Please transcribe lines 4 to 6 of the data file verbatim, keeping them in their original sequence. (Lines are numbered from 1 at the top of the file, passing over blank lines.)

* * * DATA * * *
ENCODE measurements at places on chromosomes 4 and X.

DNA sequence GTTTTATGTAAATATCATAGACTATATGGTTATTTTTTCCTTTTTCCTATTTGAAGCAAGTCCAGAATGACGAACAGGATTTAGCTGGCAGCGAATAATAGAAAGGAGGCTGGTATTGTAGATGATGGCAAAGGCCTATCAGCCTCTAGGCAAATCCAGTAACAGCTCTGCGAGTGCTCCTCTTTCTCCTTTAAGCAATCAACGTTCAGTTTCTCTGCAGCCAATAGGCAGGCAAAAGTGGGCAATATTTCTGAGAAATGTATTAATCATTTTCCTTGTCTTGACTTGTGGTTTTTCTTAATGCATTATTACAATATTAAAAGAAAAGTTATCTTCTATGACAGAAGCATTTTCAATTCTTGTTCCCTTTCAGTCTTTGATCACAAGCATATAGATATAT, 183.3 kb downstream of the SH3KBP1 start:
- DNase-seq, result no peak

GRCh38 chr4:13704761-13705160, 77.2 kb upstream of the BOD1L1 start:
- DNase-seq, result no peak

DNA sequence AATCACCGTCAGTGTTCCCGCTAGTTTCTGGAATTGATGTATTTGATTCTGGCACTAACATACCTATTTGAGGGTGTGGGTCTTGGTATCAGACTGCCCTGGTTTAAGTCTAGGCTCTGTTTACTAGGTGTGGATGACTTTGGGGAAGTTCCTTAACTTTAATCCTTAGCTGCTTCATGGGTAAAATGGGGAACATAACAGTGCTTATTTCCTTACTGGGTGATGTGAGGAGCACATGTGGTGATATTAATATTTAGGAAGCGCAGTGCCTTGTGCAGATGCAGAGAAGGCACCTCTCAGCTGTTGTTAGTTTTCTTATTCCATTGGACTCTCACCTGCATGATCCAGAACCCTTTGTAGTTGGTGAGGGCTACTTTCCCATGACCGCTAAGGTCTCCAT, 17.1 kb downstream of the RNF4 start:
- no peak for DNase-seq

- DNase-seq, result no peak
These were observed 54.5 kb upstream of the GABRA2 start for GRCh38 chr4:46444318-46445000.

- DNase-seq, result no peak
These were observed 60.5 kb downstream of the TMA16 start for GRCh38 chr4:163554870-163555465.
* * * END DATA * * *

GRCh38 chr4:13704761-13705160, 77.2 kb upstream of the BOD1L1 start:
- DNase-seq, result no peak

DNA sequence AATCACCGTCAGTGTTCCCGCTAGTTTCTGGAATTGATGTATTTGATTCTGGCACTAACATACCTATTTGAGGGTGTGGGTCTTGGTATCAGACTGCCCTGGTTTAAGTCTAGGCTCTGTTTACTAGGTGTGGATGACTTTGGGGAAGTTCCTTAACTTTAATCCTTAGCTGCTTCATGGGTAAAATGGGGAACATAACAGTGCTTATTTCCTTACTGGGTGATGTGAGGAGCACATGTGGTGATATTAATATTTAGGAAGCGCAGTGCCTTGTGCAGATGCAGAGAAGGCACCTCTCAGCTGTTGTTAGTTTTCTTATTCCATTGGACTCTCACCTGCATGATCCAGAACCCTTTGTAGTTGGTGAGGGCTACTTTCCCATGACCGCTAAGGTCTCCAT, 17.1 kb downstream of the RNF4 start: